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IMF PREDICTS NIGERIA’S ECONOMY WILL CONTRAST BY 4.3%

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The International Monetary Fund (IMF) has revised its 2020 gross domestic growth projections for the Nigerian economy.

In its October World Economic Outlook report released in Washington on Tuesday, the IMF projected that Nigeria’s economy would contract by 4.3 per cent in 2020 in real terms.

This is a 1.1 per cent improvement from the 5.4 per cent that was projected in June and deeper than the 3.4 per cent projected in April.

The Washington-based institution projected that the economy would recover in 2021 by 1.7 per cent.

Gita Gopinath (pictured), IMF chief economist and director of the research department, said oil-exporting countries are battling the health and economic impact of the COVID-19 pandemic and the impact of low oil prices.

“They have been hit by the health crisis and they have been hit because they are oil exporters which had a collapse and more importantly, they just don’t have the resources that advanced economies have to deal with this crisis,” Gopinath said.

“Because we don’t have a financial crisis at this point, many emerging markets are able to borrow at record levels in foreign currency this year relative to previous years.”

The IMF chief economist said the foreign debts been acquired by emerging market economies will not be enough and advised that there is a need for continued international support.

This support, Gopinath explained, could be in terms of concessionary financing, aid and debt relief and restructuring.

“There are going to be developing and low-income economies that would need debt relief and, in some cases, restructuring of debt to make sure they have the space to do the spending that they need,” she said.

This contraction will be the worst recession in 37 years, and the second recession in five years, following closely after a negative economic growth of 1.58 per cent in 2016.

Business

Nigeria’s oil revenue not enough to cover petrol import costs – Finance minister

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Nigeria’s revenue being generated from its low oil production cannot cover the cost of imported petrol, Minister of Finance, Budget and National Planning, Zainab Ahmed, has said.

She stated this on Thursday in an interview with Reuters on the sideline of the World Economic Forum (WEF) in Davos.

She said the Federal Government hopes that oil production will average 1.6 million barrels per day (bpd) this year.

In the first quarter of 2022, Nigeria’s oil production averaged 1.5 million bpd.

The minister said, “We are not seeing the revenues that we had planned for. When the production is low it means we’re … barely able to cover the volumes that are required for the (petrol) that we need to import.”

This year, the FG had budgeted 1.8 million bpd of production, but frequent crude theft and attacks on pipelines continue to affect the nation’s wealth.

In April, it asked the national assembly to drop the projected production volume to 1.60 million barrels per day.

Despite higher oil prices due to the Russia-Ukraine war, under-recovery costs, also known as petrol subsidy, continue to erode gains.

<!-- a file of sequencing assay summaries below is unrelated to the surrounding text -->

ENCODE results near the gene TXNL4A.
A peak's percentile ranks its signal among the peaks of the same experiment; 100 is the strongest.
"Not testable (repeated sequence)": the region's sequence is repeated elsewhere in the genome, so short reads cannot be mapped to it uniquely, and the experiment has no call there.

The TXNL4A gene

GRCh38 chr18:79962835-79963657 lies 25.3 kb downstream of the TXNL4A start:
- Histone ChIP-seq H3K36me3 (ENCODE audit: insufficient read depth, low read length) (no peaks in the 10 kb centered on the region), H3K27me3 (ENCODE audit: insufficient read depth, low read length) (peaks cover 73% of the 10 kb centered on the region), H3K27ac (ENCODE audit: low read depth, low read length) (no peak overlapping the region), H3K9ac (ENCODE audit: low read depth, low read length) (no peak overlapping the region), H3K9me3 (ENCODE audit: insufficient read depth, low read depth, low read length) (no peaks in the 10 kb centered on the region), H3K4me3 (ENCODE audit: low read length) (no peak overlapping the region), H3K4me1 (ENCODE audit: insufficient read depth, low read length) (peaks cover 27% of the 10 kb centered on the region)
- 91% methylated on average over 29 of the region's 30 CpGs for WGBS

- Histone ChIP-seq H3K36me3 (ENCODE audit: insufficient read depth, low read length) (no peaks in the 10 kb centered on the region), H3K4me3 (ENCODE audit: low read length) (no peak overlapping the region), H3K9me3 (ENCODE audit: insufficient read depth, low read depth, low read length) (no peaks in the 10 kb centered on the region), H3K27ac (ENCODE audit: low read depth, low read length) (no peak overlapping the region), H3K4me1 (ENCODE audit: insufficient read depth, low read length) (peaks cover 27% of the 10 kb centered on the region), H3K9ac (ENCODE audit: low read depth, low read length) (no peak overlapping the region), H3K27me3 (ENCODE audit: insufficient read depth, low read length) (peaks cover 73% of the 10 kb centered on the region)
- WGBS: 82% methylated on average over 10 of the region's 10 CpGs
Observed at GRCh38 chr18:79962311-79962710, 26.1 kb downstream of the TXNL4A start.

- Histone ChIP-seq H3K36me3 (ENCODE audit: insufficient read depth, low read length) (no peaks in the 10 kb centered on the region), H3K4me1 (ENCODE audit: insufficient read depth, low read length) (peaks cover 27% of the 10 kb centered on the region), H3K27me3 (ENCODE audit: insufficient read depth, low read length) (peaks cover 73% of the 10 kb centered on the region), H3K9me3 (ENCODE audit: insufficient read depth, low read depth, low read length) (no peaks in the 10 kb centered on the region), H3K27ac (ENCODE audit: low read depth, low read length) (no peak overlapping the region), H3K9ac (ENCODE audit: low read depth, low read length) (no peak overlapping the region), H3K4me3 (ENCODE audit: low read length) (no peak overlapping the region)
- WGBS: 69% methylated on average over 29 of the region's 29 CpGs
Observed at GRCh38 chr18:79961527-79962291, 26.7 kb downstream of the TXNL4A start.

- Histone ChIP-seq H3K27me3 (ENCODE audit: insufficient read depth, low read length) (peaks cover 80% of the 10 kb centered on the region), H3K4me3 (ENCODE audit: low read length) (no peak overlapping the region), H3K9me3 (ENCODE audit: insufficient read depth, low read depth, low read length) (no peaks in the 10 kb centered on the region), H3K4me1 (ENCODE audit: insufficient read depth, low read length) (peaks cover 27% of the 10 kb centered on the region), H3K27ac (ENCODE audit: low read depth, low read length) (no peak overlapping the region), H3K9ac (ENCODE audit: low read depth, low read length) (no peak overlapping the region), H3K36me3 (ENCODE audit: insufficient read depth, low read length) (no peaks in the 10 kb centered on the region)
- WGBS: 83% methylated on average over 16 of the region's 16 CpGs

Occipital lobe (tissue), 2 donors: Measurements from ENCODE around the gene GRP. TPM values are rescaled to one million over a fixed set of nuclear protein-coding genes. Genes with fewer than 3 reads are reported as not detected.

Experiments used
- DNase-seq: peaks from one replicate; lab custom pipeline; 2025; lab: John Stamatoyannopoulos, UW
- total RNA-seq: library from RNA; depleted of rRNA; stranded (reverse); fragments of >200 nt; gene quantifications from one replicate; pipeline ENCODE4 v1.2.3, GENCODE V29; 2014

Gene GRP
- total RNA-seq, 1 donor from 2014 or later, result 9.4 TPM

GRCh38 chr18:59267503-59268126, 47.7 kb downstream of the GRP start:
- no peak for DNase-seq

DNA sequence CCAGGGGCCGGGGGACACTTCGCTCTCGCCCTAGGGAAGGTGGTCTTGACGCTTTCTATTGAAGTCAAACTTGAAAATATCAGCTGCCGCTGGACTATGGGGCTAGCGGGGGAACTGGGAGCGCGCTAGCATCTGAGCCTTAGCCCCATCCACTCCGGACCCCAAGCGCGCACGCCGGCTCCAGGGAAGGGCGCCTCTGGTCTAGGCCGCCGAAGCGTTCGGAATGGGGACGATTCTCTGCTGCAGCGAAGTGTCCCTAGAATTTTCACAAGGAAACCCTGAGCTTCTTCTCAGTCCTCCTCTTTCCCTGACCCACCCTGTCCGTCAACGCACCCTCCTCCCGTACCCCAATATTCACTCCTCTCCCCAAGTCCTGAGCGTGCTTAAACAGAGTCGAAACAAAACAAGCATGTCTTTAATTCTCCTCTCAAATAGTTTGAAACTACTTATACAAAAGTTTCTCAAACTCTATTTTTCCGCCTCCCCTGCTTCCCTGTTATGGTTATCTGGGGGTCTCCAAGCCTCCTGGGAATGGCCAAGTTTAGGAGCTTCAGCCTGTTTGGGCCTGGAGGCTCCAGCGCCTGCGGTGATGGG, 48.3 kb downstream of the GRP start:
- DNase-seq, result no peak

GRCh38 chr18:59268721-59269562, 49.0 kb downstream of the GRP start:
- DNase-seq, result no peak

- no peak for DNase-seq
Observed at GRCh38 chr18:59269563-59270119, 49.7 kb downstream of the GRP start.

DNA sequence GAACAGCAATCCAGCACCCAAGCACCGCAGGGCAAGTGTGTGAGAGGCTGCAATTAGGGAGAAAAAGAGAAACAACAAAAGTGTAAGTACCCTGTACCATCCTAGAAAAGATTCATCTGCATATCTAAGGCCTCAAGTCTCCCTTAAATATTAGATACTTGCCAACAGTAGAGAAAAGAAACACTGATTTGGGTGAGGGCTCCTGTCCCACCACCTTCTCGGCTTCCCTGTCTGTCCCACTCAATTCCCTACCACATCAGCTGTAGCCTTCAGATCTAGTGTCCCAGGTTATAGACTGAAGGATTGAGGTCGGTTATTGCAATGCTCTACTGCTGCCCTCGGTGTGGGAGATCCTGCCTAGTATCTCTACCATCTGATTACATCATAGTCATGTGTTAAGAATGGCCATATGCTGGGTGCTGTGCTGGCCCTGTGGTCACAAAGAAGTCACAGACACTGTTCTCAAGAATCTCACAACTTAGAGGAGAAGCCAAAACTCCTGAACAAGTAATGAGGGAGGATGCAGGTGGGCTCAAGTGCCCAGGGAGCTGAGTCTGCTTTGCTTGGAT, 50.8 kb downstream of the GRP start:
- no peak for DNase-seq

Nigeria has spent about N1 trillion on petrol import shortfall in the last four months and will spend up to N4 trillion this year. This has also dwindled the federation revenue — just as the Nigerian National Petroleum Company (NNPC) Limited has been unable to remit any amount to the government purse this year.

On the recent hike of the monetary policy rate by the Central Bank of Nigeria (CBN), the minister said the move was necessary due to policy adjustments by the US Federal Reserve and central banks in Europe.

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Aviation

No plane crashed in Lagos – FAAN, NEMA

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Two government agencies, the Federal Airports Authority of Nigeria and National Emergency Management Agency, have dismissed reports of a fresh plane crash in the Ikeja area of Lagos.

An internet user who saw a plane being towed away had sent the picture to the social media, concluding that it was the wreckage of a fresh plane crash in Lagos.

The aircraft, which had missing wings, was spotted on Ikeja-Agege road, causing gridlock along the route on Tuesday as the news went viral on the social media.

But FAAN in a terse statement posted on its social media handles, said Nigerians should disregard the news.

It stated, “The Federal Airports Authority of Nigeria would like to inform the general public to disregard the news making the rounds on social media about an alleged crash at Ikeja Airport.

“The aircraft was sold by the owner to a buyer, who was taking it to its final destination.”

Also, Ibrahim Farinloye, the zonal coordinator, South-West, NEMA, said after due consultations with all critical stakeholders and tracking of all incoming and outgoing flights in Lagos, there was no plane.

An aviation analyst, Daniel Dikio, had also tweeted his observation of the viral video.

“It is an Airbus A319, hasn’t flown domestically in years. I can see traces of a green logo; it likely belonged to First Nation Airways in its time.

“The wings are separated cleanly; this wouldn’t happen in a crash. The separation is a sign of dismantling.

“There is no damage to the fuselage, almost impossible given the purported circumstances”, Dikio noted.

 

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Business

FG targets 1.4mbpd domestic refining before 2027

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Minister of State for Petroleum Resources, Chief Timipre Sylva

The Federal Government has disclosed plans to actualise 1.4 million barrels per day, mbpd, domestic refining of crude oil in the next five years.

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